Rewards and Challenges of the Position
As a teacher of the deaf you will impact the lives of children daily. You will help them reach their potentials as citizens and as wage-earners. You will also have the opportunity of working with and supporting the families of deaf children. As an educational professional, you will have access to financial and social resources that can significantly improve the quality of the student’s life and his family environment. Your job will involve a lot of paperwork. That is certainly a challenge, yet it may allow you to work shorter days as schools accommodate your schedule. You will spend more time than your counterparts teaching hearing children, because you will have to adapt materials and structure lesson plans to meet the needs of your students. You will also probably deal with more student behavioral issues. If you teach at a post-secondary school, you might work odd hours as students seek you to help them communicate in other areas and assist them in succeeding in other class settings.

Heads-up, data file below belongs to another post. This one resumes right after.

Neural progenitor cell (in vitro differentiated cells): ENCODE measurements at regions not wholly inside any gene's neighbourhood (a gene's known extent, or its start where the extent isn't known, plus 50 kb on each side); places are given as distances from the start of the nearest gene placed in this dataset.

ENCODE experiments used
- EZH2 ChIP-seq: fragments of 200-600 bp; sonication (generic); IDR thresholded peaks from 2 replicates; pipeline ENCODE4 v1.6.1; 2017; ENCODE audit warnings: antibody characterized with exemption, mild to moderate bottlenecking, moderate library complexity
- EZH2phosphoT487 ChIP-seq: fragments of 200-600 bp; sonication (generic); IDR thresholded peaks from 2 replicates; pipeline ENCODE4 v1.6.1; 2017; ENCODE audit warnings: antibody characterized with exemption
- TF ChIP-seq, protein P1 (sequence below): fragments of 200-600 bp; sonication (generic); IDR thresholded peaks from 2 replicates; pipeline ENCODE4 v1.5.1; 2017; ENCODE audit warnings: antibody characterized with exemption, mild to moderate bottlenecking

After your educational requisites are met, you will need to become certified to teach in your state. You will want to gain more hands-on experience in working with deaf people. You will also need to become informed on “deaf issues” such as the debate over whether it is best to help people hear better or to accept deafness as a normal pattern that needs no accommodation. This is called deaf culture and families might adhere to either train of thought. You should become fluent and certified in ASL. It may be an asset to you to join a professional organization as well so that you can stay abreast of current issues and have access to school openings.
Special education teaching is predicted to grow by 17 percent through 2020, which is an average rate. Teaching deaf students requires more work and dedication than other teachers may need. That means you will be able to find a job. Many states only have one school for the deaf so, if you want to teach in that arena, you may need to relocate. Public schools also need special education teachers who specialize in teaching the deaf. You may find the most need in urban areas, in schools with lower-income or marginalized populations and that might not be the most attractive option to you, but those schools offer rewarding careers and may also have relocation packages, signing bonuses and other incentives.
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Teaching deaf students is rewarding in many ways. Your passion for education and for enriching the lives of your children will certainly result in building strong relationships with your students. As technology emerges to help deaf people communicate, your role as an educator will enlarge as well.